Enchanter: the black swan [who] has learned to enter
Sorrow's lost secret center
Where like maypole separate tragedies
Are wound about a tower of ribbons.
This one may be read as a gloss on Stubbs's letter to the Marchesa justifying his desire to marry Ayala (Folio Society Ayala, introd. AEThomas, Ch 21, p. 161), especially where he says of Ayala's refusal to marry the rich Tom Tringle and knuckle under to the other Tringles, "No doubt she was a fool, but I cannot but like her the better for it" and speaks of his persistent desire for her although "love cannot put a leg of mutton into the pot":
Love merely as the best
There is, and one would make the best of of that
By saying how it grows and in what climates ...
to say at the end, whowever we find it, good,
Bad, or indifferent, it helps us, and the air
Is sweetest there. The air is very sweet.
I recall that Frank Houston is the shallow false Allan-a-dale of the book, the cad. His beauty has garnered for him Imogene, but then Trollope's other familiar themes include the child-woman's masochism, her thrill before the "animus" of Jung's description to which characters from George Vavasour, Burgo Fitzgerald down to the shameless Frank Houston conform.
Love, as Vendler says, may as a "subject" seem so overused to us in reading, but after all it is not overused in life. I would be the first to agree that in this particular book -- as in many others -- Trollope shies away from dealing with it fully as an adult; he can only do so allusively because of the prurience of his audience, and their demands that he inhibit himself from telling the full story. Though we do have in Ayala what Vendler calls 'the opportunism of erotic experience' (Hamel, Stubbs, Tom Tringle, even clumsy transparent absurd Gertrude are opportunists), 'the repetition- compulsion that convicts one or irremediably stupidity in love matters (Stubbs himself, Tom Tringle, Imogene), 'the tendency of sexual intensity to fade.' This last is found in just about all Trollope's married people -- alas because it is not always true and equally common and poignant is "the incongruity of erotic feeling in an aging body" and "infidelity to a love partner". Vis-a-vis Trollope felt that incongruity in his love for Kate Fields, and perhaps the other women he encountered in his travels alone around the world and whom he occasionally shows us glimpses of (Miss Viner, the young woman in "Ride Across Palestine"); a spiritual infidelity and alientation to a love partner on Trollope's behalf, and a raw one at that is found in his portrait of Mrs Baggett's relationship to Mr Whittlestaff and Mr and Mrs Neverbend (variants on Rose and Anthony when old). Trollope leaves much out -- physical sex -- but he is rarely frank and true to erotic life as no other mid-Victorian novelist. And novels don't exist in a vaccuum; they come from an artist. To see his books against a scrim of his existence makes them richer for us, tells us things about ourselves, makes us feel less lonely, that there was someone who also saw and felt similarly. One of the richest ways to read Is He Popenjoy? is as a story of two brothers, George being Trollope himself; and as a story of a father- daughter intensely with subliminated love at the center (Oedipal), with the Dean being Trollope.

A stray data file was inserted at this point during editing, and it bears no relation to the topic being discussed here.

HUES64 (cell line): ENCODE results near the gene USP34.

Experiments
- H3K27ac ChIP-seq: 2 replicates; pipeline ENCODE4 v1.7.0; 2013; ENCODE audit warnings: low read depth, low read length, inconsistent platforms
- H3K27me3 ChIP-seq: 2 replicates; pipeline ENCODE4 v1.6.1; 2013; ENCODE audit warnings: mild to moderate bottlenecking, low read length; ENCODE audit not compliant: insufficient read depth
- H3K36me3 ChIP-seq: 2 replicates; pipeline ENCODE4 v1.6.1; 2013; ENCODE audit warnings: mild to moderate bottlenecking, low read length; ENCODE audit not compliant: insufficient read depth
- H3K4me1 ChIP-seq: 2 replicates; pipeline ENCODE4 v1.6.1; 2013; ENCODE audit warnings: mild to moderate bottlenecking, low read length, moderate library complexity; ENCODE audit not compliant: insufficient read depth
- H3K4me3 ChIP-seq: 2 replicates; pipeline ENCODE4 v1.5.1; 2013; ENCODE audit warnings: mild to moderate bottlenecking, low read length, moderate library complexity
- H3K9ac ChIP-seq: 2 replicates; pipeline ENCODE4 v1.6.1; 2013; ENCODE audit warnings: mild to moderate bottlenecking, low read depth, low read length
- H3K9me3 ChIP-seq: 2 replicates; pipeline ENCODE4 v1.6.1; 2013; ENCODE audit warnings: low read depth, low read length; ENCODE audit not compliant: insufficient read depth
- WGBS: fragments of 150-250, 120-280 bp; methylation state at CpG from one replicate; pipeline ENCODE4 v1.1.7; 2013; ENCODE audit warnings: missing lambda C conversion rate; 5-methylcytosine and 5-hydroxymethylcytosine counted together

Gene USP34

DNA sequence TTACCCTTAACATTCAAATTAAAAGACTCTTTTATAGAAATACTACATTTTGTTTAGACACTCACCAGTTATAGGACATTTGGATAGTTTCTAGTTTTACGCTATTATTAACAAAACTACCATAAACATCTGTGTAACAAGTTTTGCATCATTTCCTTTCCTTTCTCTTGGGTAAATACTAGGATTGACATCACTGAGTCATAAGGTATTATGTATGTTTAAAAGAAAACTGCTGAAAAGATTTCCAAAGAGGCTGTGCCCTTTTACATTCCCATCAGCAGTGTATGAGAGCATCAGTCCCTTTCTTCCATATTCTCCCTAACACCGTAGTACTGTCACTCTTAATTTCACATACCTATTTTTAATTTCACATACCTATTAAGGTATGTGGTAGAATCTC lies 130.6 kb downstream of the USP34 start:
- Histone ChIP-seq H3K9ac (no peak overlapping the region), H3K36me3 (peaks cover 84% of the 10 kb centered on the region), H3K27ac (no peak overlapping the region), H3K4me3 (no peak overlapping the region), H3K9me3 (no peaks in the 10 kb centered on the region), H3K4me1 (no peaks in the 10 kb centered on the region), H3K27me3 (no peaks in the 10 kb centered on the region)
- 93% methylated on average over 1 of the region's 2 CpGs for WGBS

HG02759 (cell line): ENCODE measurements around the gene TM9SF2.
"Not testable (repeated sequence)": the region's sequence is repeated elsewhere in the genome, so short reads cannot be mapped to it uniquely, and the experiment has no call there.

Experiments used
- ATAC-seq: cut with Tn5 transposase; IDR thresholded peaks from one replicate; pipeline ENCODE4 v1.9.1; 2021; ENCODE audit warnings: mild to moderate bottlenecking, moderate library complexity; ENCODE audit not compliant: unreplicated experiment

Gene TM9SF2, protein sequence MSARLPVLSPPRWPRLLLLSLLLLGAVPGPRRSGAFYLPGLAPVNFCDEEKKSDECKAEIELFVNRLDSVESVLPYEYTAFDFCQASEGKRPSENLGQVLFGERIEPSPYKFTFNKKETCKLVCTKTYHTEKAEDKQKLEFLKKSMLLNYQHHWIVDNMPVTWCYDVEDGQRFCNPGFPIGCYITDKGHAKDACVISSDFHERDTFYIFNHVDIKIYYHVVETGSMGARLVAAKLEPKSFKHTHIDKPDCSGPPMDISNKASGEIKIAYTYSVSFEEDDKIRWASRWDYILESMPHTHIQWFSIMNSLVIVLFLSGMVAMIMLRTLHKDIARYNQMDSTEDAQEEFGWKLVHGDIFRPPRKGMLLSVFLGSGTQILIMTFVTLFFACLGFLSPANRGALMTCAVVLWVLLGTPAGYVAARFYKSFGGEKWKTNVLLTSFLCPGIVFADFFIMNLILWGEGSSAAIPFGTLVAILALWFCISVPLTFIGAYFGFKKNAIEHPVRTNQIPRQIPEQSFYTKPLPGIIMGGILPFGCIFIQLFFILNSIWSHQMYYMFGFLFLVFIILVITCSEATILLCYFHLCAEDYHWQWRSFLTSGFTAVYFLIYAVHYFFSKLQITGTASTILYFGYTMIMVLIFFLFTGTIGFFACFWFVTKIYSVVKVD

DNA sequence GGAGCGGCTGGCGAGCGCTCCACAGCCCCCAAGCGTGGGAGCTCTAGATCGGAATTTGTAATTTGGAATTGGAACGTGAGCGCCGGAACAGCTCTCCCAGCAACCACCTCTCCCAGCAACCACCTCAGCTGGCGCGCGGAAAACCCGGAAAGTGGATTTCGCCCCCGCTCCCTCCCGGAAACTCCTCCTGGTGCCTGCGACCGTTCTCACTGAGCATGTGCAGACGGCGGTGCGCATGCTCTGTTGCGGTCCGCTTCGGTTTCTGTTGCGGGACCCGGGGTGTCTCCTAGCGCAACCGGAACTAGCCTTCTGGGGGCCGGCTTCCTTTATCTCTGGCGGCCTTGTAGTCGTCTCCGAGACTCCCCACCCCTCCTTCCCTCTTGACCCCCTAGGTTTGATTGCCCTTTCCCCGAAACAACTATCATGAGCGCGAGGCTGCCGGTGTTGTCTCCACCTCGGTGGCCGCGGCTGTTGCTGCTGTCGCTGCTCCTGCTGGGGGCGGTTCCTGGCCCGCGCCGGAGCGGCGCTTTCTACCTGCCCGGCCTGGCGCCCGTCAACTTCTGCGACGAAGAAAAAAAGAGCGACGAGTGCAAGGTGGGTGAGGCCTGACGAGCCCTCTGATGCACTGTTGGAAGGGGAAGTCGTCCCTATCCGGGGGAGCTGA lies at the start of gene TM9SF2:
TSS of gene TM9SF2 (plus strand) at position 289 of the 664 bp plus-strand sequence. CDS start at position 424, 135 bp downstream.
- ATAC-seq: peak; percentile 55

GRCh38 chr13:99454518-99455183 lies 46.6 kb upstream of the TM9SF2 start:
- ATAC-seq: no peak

I may to some seem to be performing a rescue operation for Ayala, and downright geologizing both Ayala and Is He Popenjoy?. Still there are many ways to read a book to make it genuinely useful to us without resorting to reading against the grain.